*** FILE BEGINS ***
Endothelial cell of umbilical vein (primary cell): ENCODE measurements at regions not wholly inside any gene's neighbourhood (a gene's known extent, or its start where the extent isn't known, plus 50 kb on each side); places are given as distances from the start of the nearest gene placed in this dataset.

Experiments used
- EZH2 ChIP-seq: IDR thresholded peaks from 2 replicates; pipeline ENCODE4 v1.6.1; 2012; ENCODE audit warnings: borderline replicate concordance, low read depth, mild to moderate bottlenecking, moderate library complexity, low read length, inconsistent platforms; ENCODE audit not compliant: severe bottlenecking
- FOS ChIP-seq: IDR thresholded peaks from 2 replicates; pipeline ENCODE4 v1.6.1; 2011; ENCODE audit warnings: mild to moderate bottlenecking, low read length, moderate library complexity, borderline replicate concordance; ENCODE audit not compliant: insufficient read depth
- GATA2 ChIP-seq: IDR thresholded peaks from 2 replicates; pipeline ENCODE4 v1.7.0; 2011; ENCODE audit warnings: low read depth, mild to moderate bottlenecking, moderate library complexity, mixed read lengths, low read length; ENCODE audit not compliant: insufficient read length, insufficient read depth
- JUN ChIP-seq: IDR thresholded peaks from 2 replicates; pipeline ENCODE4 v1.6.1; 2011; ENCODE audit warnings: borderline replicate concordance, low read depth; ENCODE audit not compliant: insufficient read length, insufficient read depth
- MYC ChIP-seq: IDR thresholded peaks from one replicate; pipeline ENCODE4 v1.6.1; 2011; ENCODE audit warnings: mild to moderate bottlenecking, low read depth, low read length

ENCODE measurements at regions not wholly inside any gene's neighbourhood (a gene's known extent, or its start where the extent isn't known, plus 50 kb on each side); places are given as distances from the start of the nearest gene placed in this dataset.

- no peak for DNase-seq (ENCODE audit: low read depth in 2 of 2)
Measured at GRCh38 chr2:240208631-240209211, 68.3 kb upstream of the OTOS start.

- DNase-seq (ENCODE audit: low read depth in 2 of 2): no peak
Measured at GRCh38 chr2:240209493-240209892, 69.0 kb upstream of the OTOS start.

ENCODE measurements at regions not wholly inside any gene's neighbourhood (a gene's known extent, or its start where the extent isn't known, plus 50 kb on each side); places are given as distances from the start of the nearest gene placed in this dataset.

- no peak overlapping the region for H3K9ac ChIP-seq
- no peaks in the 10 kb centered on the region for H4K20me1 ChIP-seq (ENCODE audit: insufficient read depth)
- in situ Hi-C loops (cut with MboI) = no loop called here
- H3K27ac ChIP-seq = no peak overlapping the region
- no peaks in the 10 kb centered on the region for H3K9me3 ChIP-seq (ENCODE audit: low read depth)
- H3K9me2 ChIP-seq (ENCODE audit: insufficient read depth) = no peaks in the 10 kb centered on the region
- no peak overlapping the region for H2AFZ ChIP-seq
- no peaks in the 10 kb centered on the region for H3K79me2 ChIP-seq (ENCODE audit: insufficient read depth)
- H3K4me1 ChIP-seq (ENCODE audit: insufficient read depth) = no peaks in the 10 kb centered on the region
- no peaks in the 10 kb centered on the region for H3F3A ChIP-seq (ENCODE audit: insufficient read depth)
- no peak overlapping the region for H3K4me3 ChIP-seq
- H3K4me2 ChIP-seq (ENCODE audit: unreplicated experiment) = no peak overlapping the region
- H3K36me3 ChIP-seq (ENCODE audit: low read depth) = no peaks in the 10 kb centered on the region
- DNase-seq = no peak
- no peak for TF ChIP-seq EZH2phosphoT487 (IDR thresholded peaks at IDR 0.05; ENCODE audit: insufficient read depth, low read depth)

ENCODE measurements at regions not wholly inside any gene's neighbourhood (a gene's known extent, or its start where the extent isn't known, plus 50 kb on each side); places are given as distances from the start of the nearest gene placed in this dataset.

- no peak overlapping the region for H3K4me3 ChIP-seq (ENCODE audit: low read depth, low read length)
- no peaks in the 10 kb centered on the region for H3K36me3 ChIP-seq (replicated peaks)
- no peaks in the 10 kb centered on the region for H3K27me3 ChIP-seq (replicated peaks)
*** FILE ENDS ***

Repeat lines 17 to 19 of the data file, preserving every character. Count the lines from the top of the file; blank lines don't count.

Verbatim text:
- H3K27ac ChIP-seq = no peak overlapping the region
- no peaks in the 10 kb centered on the region for H3K9me3 ChIP-seq (ENCODE audit: low read depth)
- H3K9me2 ChIP-seq (ENCODE audit: insufficient read depth) = no peaks in the 10 kb centered on the region